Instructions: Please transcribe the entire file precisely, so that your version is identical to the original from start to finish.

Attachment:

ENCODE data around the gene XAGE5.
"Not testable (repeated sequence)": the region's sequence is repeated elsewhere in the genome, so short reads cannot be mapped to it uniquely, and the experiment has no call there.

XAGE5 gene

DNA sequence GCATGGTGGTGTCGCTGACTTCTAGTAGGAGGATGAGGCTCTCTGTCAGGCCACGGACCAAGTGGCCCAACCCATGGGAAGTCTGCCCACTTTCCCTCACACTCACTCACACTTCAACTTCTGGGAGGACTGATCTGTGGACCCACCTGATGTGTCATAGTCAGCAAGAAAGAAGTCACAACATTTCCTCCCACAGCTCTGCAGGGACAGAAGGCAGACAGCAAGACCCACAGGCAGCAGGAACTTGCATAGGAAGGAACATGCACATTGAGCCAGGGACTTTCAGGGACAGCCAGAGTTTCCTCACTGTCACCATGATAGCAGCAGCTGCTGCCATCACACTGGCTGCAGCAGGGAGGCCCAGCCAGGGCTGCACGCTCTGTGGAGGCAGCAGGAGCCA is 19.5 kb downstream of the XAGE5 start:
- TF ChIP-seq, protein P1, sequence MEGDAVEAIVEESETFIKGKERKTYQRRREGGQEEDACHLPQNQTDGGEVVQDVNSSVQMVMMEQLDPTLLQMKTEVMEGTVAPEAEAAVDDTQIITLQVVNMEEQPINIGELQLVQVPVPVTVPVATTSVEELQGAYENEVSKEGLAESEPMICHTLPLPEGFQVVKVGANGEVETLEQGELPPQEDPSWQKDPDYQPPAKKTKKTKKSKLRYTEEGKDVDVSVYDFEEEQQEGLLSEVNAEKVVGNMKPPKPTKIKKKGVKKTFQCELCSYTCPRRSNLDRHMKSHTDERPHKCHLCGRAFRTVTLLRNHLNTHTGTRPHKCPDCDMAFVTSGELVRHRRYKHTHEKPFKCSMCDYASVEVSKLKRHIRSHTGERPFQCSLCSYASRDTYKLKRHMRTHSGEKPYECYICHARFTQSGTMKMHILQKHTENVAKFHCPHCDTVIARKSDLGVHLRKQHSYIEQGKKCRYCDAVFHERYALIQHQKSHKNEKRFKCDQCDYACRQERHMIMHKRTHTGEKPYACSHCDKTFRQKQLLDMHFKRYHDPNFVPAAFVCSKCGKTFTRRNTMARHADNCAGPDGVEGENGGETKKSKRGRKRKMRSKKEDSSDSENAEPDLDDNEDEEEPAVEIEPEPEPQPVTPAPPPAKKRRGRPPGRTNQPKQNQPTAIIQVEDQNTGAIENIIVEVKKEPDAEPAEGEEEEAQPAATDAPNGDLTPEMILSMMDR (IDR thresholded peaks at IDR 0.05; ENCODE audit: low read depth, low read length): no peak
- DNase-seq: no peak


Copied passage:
ENCODE data around the gene XAGE5.
"Not testable (repeated sequence)": the region's sequence is repeated elsewhere in the genome, so short reads cannot be mapped to it uniquely, and the experiment has no call there.

XAGE5 gene

DNA sequence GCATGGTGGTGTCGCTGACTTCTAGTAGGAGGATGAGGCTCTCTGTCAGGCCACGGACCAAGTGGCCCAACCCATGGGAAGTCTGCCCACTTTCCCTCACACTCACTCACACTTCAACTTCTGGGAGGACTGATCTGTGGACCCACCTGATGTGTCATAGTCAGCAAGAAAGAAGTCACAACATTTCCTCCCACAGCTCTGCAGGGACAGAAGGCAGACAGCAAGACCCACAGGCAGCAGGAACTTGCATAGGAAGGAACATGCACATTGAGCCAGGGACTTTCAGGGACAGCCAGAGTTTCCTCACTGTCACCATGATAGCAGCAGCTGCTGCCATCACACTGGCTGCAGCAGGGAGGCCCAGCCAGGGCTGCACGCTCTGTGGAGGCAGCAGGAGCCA is 19.5 kb downstream of the XAGE5 start:
- TF ChIP-seq, protein P1, sequence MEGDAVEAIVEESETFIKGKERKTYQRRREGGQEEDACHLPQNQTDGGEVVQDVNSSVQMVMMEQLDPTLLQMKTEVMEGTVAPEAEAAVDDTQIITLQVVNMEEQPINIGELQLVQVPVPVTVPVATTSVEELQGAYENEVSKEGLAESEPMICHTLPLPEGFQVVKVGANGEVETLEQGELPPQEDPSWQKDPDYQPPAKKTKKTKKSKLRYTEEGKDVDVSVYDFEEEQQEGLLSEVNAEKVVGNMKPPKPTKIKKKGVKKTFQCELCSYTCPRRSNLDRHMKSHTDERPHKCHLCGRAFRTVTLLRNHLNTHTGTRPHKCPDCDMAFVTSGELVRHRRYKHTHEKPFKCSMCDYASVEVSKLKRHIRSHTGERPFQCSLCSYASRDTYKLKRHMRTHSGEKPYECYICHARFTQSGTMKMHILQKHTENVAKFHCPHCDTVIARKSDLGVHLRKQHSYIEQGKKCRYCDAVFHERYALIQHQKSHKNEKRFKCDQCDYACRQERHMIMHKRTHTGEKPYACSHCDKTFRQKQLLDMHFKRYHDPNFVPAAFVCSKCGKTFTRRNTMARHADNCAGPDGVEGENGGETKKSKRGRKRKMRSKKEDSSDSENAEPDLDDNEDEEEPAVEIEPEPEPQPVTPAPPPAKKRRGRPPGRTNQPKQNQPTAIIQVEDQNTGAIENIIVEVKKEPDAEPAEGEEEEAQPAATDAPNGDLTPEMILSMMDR (IDR thresholded peaks at IDR 0.05; ENCODE audit: low read depth, low read length): no peak
- DNase-seq: no peak